It’s a well-known fact that laughter is the best medicine, why? Because it’s contagious.
Laughter is universal, recognized by all cultures around the globe. Laughter not only improves our mental and physical health but increases the social bonds that tie us together as one. The science of laughter has proven that either a genuine laugh or a simulated laugh is one of the same.
Why Do People Laugh?
Humor, since the beginning of times, promotes healthy relationships among various societies. It’s an age-old medicine well-recognized, even in biblical times, and by ancient physicians.
Robert Provine, Ph.D., a psychologist at the University of Maryland-Baltimore County, sites “Laughter is a mechanism everyone has; laughter is part of universal human vocabulary. There are thousands of languages, hundreds of thousands of dialects, but everyone speaks laughter in pretty much the same way.”
In fact, Provine has shown that we are 30 times more likely to laugh when we are with others, as opposed to being by ourselves. Laughter is a phenomenally useful way for people to come together and bond through similar emotions and share that bond of closeness.
A science reporter Tanya Lewis explains that the frontal lobe of our brain, which is responsible for our emotions and the left side, is responsible for interpreting words and structure of humor, determines whether something is funny or not.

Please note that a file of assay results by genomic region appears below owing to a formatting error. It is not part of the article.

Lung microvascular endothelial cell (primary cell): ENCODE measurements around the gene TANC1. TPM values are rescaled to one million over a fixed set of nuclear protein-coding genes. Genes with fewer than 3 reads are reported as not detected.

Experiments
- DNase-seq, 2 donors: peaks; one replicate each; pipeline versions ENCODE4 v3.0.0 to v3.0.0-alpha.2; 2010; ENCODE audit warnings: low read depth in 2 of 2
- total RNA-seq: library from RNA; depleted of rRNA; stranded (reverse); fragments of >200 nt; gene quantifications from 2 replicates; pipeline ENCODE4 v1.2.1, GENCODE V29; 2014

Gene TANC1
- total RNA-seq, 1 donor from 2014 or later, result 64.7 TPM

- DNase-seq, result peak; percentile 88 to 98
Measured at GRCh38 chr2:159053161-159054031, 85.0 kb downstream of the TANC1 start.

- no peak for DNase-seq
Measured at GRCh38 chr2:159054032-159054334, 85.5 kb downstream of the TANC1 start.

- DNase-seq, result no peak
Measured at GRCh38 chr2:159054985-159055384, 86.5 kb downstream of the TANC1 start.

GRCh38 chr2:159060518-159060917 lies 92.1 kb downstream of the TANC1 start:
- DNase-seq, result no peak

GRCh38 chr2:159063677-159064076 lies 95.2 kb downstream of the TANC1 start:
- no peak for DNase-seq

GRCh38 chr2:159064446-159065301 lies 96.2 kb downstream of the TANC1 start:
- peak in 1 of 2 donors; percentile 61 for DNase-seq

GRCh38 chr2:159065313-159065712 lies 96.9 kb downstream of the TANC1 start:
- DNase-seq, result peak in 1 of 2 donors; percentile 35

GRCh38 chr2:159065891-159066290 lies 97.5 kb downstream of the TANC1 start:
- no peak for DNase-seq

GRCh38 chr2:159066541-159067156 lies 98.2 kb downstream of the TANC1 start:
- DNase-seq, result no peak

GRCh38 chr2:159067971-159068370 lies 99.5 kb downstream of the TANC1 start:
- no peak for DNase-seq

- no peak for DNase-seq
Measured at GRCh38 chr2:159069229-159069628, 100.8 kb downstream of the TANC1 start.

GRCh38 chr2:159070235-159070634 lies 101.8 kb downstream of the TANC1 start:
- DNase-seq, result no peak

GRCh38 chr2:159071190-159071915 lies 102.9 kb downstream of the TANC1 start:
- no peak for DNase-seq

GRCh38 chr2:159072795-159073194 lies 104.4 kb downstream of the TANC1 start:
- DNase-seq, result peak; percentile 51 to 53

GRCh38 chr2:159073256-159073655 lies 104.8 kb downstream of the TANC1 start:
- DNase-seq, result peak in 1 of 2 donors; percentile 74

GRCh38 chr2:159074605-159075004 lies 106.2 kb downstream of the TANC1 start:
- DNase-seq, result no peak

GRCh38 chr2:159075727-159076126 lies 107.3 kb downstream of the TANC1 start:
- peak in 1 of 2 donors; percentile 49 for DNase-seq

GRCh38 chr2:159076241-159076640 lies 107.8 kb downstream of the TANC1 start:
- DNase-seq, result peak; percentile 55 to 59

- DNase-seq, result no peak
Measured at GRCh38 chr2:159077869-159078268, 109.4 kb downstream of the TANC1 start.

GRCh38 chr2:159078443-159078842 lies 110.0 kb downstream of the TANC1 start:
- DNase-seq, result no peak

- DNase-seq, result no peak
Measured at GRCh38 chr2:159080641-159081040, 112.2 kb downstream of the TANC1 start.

Moreover, laughter causes the release of special chemicals in your brain that help you relax and feel good. Believe it or not, laughing is exercise: It makes you breathe deeply, uses your muscles, and is good for your heart and lungs. Scientists believe that it can help boost your immune system, which can ward off sickness, ease pain, and put you in a better mood.
The Science and Study Behind Laughter
The first form of written laughter can be found in the Bible. The Bible reminds us about the benefits of laughter and happiness as: “A cheerful heart is a good medicine, but a crushed spirit dries up the bones” (Book of Proverbs 17:22). Thus, awareness about the therapeutic effects of laughter dates back to the 10th century.
In fact, ancient Greek physicians prescribed distressed patients to visit the ‘Hall of Comedians’ to heal faster1. Later on, in the 14th Century, Henri de Mondeville, a French surgeon and author of Cyurgia, distracted his patients from the pain of surgery by using humor2. Robert Burton Martin Luther followed in the 16th Century.
In the 20th Century, William F. Fry, professor at Stanford University, developed a term gelotology ‘the study of laughter’3. Using a pulse oximeter, Fry investigated the change in body after a person has 3 minutes of continuous laughter. He observed that, it increased ventilation, improved muscle activity, enhanced minute volume, and created a feeling of exaltation to mobilize or remove the pulmonary secretions4.
Norman Cousins 5, a receiver of UN Peace Medal and 50 honorary doctorate degrees, investigated the healing power of laughter based on his personal 1964 recovery from a degenerative form of arthritis ‘ankylosing spondylitis’. He revealed that only about 10 minutes of laughter kept pain at bay for about two hours at night. Even morphine failed to assist, and the story inspired further research into laughter therapy.